Only Allah knows when my time will be up. By not going to Turkey, I am robbing my children of spending time with their only grandparents and aunties. I am teaching them that evil rules over good. I am letting them think that I cannot protect them under my wing.
What should have been an amazing holiday with my children as we finally visit the southern coastal area of Fethiye will be marred with an anxiety. My children are entitled to a care free six weeks in the sun where their only worry is how long they have left to play in the swimming pool. I will not take that away from them, but this year I need to be vigilant. I will have at the most, a week in Istanbul, and even then, I will not be planning my usual trips to Sultanahmet and the Grand Bazaar. My husband has advised me to stay away from the local bazaars and shopping centres. I pray I will be safe in Yalova- a small city just a ferry boat ride away from Istanbul, away from the chaos. I will spend three weeks with my children and father in law in Fethiye and pray that we are safe in a small apartment complex.
As a retired police chief, I have always felt protected by my father in law. His ‘authority’ and respect from other officials meant that at times, he could slightly bend the rules. The drop off area outside the departures terminal at Ataturk is exactly that- a drop-off point where taxis and coaches would offload their passengers and drive away. My father in law would park just a few metres back from the entrance next to a small police shelter and display his ‘police’ card whilst we unloaded the car, and he would wait there until he knew our flight had departed. Seeing the images of the carnage, I can picture his Renault Clio there now, just a few footsteps away from where 36 people had their lives so brutally taken away. I am not mentally strong enough for this kind of torment.
Yet again, we pray for Istanbul. We pray for strength, patience and peace. Nobody in this world deserves to die at the hands of terrorism, but when you find yourself praying for the lives of yourself and your children, then you know that ‘enough is enough’.
Another mass killing. Another unnecessary and tragic loss of so many lives. Another crazed terrorist who believes his actions were the will of Allah.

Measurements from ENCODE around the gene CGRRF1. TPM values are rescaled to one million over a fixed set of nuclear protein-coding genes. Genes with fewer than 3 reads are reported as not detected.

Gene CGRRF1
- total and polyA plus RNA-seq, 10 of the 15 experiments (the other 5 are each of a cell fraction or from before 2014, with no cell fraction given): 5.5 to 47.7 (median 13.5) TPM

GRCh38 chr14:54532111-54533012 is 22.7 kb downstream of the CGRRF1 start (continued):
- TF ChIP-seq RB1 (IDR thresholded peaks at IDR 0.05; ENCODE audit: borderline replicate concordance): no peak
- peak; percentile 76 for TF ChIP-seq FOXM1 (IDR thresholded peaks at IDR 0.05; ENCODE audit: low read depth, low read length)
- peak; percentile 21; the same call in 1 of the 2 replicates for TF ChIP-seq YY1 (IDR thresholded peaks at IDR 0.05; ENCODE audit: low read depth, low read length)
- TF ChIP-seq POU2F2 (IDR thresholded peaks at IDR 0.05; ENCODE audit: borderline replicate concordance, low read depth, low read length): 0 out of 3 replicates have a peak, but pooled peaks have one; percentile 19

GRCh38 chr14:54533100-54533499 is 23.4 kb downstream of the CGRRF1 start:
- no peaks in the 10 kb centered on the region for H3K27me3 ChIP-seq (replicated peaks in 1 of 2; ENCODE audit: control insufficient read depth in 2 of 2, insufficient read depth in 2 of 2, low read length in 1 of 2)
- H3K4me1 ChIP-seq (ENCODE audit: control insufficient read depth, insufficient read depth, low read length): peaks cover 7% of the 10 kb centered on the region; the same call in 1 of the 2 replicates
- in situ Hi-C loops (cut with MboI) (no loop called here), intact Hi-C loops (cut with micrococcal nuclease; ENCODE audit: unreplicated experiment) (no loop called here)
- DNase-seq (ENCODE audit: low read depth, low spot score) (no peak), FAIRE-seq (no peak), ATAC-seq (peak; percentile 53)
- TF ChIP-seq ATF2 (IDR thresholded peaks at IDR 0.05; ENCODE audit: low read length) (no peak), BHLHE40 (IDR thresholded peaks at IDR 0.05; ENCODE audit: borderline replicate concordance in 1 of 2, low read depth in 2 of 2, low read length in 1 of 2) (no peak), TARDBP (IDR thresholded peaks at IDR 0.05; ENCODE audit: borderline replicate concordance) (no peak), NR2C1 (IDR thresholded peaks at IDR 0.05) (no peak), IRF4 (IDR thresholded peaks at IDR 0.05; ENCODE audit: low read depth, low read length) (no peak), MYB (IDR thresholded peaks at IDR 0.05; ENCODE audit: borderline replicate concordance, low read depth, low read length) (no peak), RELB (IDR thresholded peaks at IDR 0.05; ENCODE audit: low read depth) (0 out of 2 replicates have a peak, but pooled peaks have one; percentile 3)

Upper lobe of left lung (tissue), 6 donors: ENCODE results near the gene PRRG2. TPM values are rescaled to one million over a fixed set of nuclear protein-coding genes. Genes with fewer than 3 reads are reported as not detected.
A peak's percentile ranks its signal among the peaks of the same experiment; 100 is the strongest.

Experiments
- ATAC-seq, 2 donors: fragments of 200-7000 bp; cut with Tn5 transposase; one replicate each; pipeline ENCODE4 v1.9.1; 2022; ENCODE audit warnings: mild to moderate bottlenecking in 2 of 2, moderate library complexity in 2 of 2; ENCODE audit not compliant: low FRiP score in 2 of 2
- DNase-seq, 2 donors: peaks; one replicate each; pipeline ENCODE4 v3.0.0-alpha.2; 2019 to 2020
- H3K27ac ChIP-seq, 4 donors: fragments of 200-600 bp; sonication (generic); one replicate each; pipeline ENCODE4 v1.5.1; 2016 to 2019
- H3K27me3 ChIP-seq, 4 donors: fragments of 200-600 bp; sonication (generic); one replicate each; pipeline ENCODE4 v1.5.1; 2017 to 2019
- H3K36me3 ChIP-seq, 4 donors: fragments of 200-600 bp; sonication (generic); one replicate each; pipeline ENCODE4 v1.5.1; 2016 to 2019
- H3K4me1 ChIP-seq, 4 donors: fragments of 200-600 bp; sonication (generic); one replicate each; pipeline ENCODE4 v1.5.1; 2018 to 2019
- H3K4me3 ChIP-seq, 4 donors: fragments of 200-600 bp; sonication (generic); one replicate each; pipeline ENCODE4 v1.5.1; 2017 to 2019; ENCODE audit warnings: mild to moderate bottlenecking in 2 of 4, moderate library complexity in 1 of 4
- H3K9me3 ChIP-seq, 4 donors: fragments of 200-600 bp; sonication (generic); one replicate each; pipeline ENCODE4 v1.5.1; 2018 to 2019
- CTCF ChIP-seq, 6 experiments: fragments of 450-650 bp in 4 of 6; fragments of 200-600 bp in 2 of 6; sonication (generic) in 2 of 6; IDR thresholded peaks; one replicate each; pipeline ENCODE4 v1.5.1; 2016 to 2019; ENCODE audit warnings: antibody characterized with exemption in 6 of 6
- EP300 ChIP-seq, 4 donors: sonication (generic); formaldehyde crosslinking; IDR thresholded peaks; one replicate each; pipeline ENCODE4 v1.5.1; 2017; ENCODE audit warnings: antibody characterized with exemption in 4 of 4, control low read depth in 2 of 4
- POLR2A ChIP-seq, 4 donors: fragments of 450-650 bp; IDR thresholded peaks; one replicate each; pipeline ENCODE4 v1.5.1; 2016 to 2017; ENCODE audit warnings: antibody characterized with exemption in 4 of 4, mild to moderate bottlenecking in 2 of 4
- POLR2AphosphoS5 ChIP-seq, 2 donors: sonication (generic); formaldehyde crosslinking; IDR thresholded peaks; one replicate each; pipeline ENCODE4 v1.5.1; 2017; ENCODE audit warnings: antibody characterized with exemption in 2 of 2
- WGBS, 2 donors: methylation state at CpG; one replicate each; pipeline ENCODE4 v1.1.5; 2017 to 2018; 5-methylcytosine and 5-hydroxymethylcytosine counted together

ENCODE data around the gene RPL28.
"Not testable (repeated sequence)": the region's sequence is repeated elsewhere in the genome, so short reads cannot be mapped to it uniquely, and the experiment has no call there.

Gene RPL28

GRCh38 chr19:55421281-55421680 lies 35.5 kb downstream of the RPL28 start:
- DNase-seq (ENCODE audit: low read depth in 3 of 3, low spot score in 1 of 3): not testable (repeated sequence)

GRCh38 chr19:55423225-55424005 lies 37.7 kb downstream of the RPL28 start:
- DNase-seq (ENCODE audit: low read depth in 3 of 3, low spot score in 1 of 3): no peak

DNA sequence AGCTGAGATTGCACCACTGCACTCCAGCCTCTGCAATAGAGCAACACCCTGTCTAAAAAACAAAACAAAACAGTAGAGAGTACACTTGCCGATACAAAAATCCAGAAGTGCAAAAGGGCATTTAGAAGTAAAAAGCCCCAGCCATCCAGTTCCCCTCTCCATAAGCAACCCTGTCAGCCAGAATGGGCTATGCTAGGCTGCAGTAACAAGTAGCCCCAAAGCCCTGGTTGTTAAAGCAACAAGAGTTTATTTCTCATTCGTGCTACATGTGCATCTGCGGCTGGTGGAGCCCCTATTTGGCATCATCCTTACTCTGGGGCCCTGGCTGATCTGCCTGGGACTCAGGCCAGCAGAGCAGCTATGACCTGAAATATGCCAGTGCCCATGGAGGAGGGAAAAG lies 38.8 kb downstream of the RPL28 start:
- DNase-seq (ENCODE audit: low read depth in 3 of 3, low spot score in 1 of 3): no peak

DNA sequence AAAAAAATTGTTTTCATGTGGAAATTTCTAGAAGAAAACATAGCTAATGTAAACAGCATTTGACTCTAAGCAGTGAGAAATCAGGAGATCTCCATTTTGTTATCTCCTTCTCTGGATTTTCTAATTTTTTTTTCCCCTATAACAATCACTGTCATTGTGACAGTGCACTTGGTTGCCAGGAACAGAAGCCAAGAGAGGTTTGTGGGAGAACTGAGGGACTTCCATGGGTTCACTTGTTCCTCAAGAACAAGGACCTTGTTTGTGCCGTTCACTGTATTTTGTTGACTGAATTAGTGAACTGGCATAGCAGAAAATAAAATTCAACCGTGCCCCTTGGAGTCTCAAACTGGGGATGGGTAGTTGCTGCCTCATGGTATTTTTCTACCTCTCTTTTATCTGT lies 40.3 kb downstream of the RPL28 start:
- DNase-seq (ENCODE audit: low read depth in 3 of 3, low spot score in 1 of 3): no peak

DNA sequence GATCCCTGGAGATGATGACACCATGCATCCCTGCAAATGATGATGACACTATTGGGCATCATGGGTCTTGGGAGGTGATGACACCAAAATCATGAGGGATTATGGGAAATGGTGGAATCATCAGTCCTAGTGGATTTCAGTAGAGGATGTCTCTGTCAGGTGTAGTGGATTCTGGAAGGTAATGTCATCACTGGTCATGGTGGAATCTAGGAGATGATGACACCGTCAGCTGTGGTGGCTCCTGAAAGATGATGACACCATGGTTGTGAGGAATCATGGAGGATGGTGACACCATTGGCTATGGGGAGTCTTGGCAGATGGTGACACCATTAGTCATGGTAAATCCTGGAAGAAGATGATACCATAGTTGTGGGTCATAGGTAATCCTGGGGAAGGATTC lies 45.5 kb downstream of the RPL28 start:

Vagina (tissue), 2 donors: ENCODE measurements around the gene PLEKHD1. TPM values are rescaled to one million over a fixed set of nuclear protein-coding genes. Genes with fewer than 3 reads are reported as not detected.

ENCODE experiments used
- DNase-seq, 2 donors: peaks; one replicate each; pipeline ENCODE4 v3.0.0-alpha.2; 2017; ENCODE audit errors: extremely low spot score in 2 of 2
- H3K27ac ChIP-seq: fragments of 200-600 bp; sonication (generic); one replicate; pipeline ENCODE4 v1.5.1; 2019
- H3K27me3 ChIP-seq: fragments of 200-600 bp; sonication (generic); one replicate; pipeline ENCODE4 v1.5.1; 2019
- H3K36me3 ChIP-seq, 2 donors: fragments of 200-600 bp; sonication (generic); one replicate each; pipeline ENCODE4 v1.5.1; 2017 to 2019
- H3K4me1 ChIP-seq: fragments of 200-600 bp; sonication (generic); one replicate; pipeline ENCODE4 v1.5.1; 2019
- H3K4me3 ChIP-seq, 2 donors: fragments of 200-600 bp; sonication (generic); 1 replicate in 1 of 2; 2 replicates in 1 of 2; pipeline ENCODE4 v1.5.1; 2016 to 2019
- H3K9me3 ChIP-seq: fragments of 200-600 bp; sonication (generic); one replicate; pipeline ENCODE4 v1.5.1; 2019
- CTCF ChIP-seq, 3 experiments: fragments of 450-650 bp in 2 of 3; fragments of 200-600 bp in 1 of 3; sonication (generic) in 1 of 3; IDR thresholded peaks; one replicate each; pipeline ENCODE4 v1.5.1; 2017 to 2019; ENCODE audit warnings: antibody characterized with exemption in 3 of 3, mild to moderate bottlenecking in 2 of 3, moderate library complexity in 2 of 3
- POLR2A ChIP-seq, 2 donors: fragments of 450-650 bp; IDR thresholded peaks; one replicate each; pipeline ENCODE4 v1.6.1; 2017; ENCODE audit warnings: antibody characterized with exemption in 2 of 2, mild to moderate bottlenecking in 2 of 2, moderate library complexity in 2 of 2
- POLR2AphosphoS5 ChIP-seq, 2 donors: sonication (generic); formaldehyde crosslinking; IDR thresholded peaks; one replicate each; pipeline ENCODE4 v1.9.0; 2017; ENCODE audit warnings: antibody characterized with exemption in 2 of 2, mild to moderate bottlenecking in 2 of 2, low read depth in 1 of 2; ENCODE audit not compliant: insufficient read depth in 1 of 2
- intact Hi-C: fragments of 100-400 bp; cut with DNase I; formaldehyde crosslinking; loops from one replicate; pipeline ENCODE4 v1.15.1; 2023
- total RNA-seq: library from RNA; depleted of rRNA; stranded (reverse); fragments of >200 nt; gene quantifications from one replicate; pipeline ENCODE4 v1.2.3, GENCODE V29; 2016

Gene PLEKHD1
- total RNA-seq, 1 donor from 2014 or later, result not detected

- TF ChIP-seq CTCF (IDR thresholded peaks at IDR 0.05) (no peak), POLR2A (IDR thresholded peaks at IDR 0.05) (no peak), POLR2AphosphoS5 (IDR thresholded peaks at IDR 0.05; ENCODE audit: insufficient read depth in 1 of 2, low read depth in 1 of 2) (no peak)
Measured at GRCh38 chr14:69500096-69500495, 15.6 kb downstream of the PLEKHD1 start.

The world we live in is becoming one huge trap. An American nightclub where innocent people were going about their lives, socialising and having fun, in which those attending each had their own life story, their own contribution to the world. Each of those innocent people who have lost their lives had their own hopes and dreams for the future, to have everything so brutally snatched away from them. Nobody in this world has any right to take another persons aspirations, let alone their life.
We are living in a world full of hate. Hate against foreigners who dare to enter our country. Hate against same sex marriage. Hate against politicians and leaders. Hate against people who dare to speak out for what the believe in, and what for? People are not born with hate- this is what develops in a society where it is easier to tarnish everybody with the same brush than realise that most citizens are just regular people going about their everyday lives with no intention to cause hurt or drama.
I fear for the world in which my children are growing up in. I am developing a fear for my own life and those of my family. I would be lying if the thought hadn’t crossed my mind about another terrorist attack when I travel to Turkey this summer. If it’s going to happen, then it will happen, but when did life become so cheap?
I have no idea of which translation of the Quran these morons are reading when they think they are following the will of Allah. Where is their fear of the one God who breathed life into them? Where is their fear of the Quran and its teachings about harming others? I just cannot comprehend.
There are so many fine detailed teachings in the Quran, that I panic about sinning if I as so much as dare to look at someone in the wrong way. From it being frowned upon to pick up dropped money on the street because someone who is less unfortunate should take it, to not singing or dancing whilst at the dining table, to it being a sin to drop bread intentionally- I cannot get my head around how these crazed, possessed fanatics think they will enter the kingdom of heaven by unlawfully and brutally robbing people of their lives and tarnishing the name of Islam.
I fear in the years to come that my children will find themselves secluded as society becomes increasingly opposed to Islam. I do not want them to hide their religion, but already in conversations I have had, I find myself having to explain my lifestyle choices and trying to reassure people that we are not all crazed lunatics. I am lucky that my friends see through that prejudice, but I may not always be so fortunate.
Anybody and anywhere is a target. That is the sickening state of the world we now live in. Don’t give up on your hopes and dreams because without them, the world would be a very monotone place to be. Be the person you want to be. Don’t be afraid to stand out from the crowd and stand up for what you believe in. Just remember, be thankful for every moment you live and breathe.